Evaluate inhibin B and luteinizing hormone (LH) levels in a large, representative cross-sectional sample of U.S. girls and characterize the relationships of these laboratory values with age, clinical signs of puberty, and other correlates.
Cross-sectional analysis of LH and inhibin B in banked serum from 720 girls aged 6-11 years who participated in the Third National Health and Nutrition Examination Survey (NHANES III).
Levels of inhibin B and LH, race, ethnicity, and anthropometric measurements were compared for all girls. Visual assessment of pubertal stage was performed on girls 8 years and older. A two-part model was used to establish normative data and tobit regression models were used to evaluate associations with participant characteristics. Receiver operating characteristic (ROC) analysis was performed to identify optimum cut points predictive of puberty onset.
Mean hormone levels progressively increased with age. LH levels progressively increased with pubertal stage. Inhibin B levels increased gradually from breast stage I to II, then more sharply to peak at stage III, followed by a plateau at stages IV and V. ROC curves indicated both hormones were consistent with pubertal onset as indicated by breast stage II.
This study characterizes inhibin B and LH values in a large, representative cross-sectional sample of U.S. girls. Inhibin B can be a useful tool in combination with other clinical and biochemical parameters to evaluate gonadal function as a reflection of pubertal progression in girls.
PMCID: PMC3438321  PMID: 22443272
Inhibin B; luteinizing hormone; NHANES; puberty; girls
12.  Comparing Apples and Pears: Women's Perceptions of Their Body Size and Shape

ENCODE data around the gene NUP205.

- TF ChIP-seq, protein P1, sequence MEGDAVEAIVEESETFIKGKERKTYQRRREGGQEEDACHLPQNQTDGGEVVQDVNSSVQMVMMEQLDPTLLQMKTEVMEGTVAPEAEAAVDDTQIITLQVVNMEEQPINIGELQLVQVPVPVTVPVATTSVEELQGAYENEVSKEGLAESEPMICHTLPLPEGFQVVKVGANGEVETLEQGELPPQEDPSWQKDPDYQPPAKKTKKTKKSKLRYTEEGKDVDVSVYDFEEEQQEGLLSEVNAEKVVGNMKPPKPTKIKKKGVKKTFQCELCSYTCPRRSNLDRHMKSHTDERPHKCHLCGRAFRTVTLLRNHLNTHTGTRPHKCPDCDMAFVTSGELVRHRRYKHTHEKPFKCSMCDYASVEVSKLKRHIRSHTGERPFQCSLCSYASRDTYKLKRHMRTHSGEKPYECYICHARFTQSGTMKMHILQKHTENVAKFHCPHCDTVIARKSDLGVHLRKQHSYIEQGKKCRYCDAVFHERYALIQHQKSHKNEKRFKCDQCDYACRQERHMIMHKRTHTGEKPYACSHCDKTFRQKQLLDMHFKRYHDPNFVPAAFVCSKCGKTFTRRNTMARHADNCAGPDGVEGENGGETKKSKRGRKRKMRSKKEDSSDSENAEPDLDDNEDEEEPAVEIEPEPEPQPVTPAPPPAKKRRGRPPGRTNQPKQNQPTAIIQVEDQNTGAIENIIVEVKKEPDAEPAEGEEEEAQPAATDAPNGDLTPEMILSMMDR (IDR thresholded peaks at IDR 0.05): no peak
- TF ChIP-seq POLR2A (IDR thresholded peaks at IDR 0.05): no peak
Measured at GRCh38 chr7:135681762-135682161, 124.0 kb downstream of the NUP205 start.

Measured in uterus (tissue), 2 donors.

Journal of Women's Health  2012;21(10):1074-1081.
Obesity is a growing public health problem among reproductive-aged women, with consequences for chronic disease risk and reproductive and obstetric morbidities. Evidence also suggests that body shape (i.e., regional fat distribution) may be independently associated with risk, yet it is not known if women adequately perceive their shape. This study aimed to assess the validity of self-reported body size and shape figure drawings when compared to anthropometric measures among reproductive-aged women.
Self-reported body size was ascertained using the Stunkard nine-level figures and self-reported body shape using stylized pear, hourglass, rectangle, and apple figures. Anthropometry was performed by trained researchers. Body size and body mass index (BMI) were compared using Spearman's correlation coefficient. Fat distribution indicators were compared across body shapes for nonobese and obese women using analysis of variance (ANOVA) and Fisher's exact test. Percent agreement and kappa statistics were computed for apple and pear body shapes.
The 131 women studied were primarily Caucasian (81%), aged 32 years, with a mean BMI of 27.1 kg/m2 (range 16.6–52.8 kg/m2). The correlation between body size and BMI was 0.85 (p<0.001). Among nonobese women, waist-to-hip ratios (WHR) were 0.75, 0.75, 0.80, and 0.82 for pear, hourglass, rectangle, and apple, respectively (p<0.001). Comparing apples and pears, the percent agreement (kappa) for WHR≥0.80 was 83% (0.55).
Self-reported size and shape were consistent with anthropometric measures commonly used to assess obesity and fat distribution, respectively. Self-reported body shape may be a useful proxy measure in addition to body size in large-scale surveys.
PMCID: PMC3466911  PMID: 22873752
13.  Association of endometriosis with body size and figure 
Fertility and sterility  2005;84(5):1366-1374.
To determine whether body size and perceived figure, both current and historical, are associated with a diagnosis of endometriosis on laparoscopy.